Emory Peak, Big Bend National Park

Distance: 5 miles one way to the summit
Overall elevation gain:  ~2400 feet one way
Summit elevation: 7,825 feet
Location: Big Bend National Park, Texas
Date: October 21, 2013

Emory Peak left of center from the Basin trailhead

Emory Peak is the highest point in the Chisos Mountains and Big Bend National Park at 7,825 feet in elevation. It's also the tenth highest point in Texas, but it is the most prominent peak in the state, rising 4,485 feet above the Rio Grande. I hiked to the peak as a side trip on day one of hiking the Outer Mountain Loop, which is a 31-mile loop hike (without side trips) through and around the Chisos Mountains.

The shortest route to Emory Peak begins at the Basin trailhead and follows the Pinnacles Trail for its entire length to the low point on the ridge between Emory Peak and Toll Mountain. Much of the Pinnacles Trail moderately gains elevation passing through forest and meadows with occasional views back into the Basin and of Casa Grande. The trail begins to gain elevation a little faster as it climbs the north side of Emory Peak passing the namesake pinnacle rock formations before emerging on the top of the ridge at the end of the trail.

Looking towards Emory Peak (obscured at right) from the Pinnacles Trail

Casa Grande from along the Pinnacles Trail

Along the upper part of the Pinnacles Trail

The point where the Pinnacles Trail ends is where the Boot Canyon Trail begins and where the Emory Peak Trail heads west and up to Emory Peak. The Emory Peak Trail was rebuilt in the past few years and is now 1.5 miles long and has an overall gentler grade. The lower part of the trail now also has views to the south and east of Boot Canyon, the South Rim, and other parts of the Chisos Mountains. As the trail approaches the summit it becomes steeper before arriving just below the summit.

Lower part of the Emory Peak Trail

Emory Peak Trail looking towards Emory Peak in the distance

The final 30 to 40 feet of elevation gain requires a scramble up the rocks that make up the summit. The summit has 360-degree views of the park, as well as the park's radio equipment. On the west side of the summit cliffs drop several hundred feet, and there was a peregrine falcon flying around at eye level just off the peak for a while when I was on the summit.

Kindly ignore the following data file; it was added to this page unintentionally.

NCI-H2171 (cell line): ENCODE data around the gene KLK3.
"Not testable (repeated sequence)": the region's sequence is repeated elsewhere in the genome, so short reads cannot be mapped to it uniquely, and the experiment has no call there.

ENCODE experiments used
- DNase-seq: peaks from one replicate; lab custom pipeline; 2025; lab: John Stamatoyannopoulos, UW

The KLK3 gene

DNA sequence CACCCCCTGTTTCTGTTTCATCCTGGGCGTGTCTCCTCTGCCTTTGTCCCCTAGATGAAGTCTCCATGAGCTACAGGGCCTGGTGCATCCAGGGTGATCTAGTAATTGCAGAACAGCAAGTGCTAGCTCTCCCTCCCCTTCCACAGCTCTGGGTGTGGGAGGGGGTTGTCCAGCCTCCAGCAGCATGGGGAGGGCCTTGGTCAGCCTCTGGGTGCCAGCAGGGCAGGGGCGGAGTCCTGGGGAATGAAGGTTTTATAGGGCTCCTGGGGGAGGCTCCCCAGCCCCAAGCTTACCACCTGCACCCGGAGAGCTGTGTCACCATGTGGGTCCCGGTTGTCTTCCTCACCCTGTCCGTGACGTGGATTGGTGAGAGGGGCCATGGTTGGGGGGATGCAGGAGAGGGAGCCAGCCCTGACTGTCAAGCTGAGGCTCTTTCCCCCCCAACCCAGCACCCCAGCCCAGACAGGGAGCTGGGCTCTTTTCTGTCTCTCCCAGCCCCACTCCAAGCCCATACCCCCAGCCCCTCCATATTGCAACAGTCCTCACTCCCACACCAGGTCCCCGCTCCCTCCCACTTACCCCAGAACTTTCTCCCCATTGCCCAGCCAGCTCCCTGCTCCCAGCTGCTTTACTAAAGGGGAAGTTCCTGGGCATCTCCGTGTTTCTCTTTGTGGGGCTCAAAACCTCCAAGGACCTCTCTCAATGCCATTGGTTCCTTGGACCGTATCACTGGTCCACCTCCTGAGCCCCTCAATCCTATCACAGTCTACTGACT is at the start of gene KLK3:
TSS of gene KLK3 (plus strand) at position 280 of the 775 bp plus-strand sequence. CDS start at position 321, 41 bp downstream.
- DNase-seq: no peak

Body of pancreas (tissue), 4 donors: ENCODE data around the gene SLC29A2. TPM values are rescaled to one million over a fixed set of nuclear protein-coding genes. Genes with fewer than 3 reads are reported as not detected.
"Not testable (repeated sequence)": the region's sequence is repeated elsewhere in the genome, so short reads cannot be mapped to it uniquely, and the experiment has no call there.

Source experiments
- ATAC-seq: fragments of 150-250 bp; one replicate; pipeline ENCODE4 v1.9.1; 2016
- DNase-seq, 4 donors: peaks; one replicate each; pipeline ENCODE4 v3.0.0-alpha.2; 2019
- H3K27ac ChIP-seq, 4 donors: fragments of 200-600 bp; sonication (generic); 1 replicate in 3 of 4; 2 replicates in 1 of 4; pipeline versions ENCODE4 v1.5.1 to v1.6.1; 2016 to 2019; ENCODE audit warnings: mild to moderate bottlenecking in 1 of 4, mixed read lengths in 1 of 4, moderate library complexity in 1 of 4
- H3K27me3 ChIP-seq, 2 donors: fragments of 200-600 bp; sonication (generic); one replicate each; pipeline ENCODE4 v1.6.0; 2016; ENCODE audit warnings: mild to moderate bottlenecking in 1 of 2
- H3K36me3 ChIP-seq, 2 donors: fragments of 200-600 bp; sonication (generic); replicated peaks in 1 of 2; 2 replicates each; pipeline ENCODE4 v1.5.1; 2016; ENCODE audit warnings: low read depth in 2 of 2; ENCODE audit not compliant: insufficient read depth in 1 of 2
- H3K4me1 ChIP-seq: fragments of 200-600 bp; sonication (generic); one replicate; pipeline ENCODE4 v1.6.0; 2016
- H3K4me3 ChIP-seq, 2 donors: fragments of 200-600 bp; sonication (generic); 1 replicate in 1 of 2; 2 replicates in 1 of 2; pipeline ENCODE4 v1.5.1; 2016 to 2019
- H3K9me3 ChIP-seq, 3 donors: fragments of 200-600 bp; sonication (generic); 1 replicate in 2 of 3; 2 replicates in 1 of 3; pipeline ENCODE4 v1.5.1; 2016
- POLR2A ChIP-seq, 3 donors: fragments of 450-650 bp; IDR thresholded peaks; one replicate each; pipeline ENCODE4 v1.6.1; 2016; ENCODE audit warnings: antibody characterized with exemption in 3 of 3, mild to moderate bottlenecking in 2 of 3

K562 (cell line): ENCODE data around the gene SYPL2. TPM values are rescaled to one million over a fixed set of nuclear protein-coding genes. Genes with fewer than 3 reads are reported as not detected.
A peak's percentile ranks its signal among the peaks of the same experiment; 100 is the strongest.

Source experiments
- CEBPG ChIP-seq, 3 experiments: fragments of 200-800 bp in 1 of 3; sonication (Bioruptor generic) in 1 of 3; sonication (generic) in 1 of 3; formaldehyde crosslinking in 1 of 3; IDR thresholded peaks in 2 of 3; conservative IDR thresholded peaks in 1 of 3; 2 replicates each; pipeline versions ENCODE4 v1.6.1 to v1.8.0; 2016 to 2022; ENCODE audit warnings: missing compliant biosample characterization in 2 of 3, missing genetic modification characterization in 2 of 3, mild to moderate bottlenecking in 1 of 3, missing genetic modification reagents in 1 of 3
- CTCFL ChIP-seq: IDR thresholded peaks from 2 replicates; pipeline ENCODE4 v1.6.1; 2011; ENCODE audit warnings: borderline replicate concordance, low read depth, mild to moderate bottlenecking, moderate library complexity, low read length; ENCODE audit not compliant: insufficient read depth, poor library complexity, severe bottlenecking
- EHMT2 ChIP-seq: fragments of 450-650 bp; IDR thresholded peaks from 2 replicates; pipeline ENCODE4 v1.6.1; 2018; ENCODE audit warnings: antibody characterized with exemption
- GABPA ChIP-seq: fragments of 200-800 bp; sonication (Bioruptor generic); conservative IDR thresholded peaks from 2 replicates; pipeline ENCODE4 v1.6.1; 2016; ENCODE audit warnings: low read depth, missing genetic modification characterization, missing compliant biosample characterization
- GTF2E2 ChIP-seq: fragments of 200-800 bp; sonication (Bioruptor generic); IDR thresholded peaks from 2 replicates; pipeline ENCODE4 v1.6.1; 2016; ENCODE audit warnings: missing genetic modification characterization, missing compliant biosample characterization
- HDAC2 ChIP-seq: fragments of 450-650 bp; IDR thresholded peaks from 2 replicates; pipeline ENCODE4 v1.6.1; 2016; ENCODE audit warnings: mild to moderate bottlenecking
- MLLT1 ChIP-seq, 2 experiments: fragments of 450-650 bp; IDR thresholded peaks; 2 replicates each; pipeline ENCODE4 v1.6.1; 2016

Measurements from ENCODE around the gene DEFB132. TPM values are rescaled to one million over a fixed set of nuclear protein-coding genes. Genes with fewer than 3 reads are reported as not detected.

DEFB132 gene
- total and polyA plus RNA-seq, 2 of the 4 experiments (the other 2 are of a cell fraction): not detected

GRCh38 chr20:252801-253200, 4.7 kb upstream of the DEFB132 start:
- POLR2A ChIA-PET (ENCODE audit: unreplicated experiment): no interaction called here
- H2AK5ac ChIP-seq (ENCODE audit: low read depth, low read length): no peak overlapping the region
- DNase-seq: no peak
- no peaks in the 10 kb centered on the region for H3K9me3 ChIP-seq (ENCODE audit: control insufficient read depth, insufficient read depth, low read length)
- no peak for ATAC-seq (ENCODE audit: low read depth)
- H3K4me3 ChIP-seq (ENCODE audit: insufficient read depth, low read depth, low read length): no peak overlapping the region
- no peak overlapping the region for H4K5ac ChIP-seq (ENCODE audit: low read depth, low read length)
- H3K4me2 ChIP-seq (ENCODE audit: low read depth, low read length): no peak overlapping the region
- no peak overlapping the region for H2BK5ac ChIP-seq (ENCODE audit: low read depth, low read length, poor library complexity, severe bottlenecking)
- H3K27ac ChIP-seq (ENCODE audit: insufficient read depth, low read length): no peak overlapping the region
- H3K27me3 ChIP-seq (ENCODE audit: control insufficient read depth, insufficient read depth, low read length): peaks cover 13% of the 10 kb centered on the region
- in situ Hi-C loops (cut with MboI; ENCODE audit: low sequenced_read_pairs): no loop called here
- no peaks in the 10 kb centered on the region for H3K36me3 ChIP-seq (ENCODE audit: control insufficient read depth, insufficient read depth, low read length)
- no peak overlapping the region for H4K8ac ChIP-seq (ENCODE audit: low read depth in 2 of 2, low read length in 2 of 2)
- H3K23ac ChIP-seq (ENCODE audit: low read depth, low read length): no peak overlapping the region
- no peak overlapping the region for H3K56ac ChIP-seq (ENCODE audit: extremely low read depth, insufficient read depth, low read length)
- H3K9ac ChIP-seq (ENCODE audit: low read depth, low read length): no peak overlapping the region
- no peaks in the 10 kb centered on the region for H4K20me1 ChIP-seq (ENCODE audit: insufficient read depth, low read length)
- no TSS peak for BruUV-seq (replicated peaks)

Looking south from Emory Peak. Juniper Canyon is left of center, Blue Canyon at right, South Rim at center, and Casa Grande and the Basin at far left

Looking west from Emory Peak. Blue Creek Canyon is left of center

Looking into the Basin from Emory Peak

After carefully scrambling back down the summit, I hiked the 1.5 miles out to the junction with the Pinnacles and Boot Canyon trails. I picked up my gear (which I stashed in bear boxes the park provides for people like me) at the this intersection and continued hiking down the Boot Canyon Trail. As I passed through Boot Canyon the water was flowing quite well through the canyon thanks to recent rains. After 1.3 miles on the Boot Canyon Trail I reached its intersection with the Juniper Canyon Trail. By this point I had hiked 7.8 miles with at least 6.2 more to go down Juniper Canyon on my first day. I had passed several people on the Boot Canyon Trail, but once I turned on the the Juniper Canyon Trail, I left the relatively high use area of the high Chisos and didn't see another person for about 48 hours.

Continue with my post about Juniper Canyon and later on the Dodson Trail.

Boot Canyon and on to Juniper Canyon with the boot at right

Looking up into Boot Canyon

© Copyright 2017 Matthew Pintar. All rights reserved.


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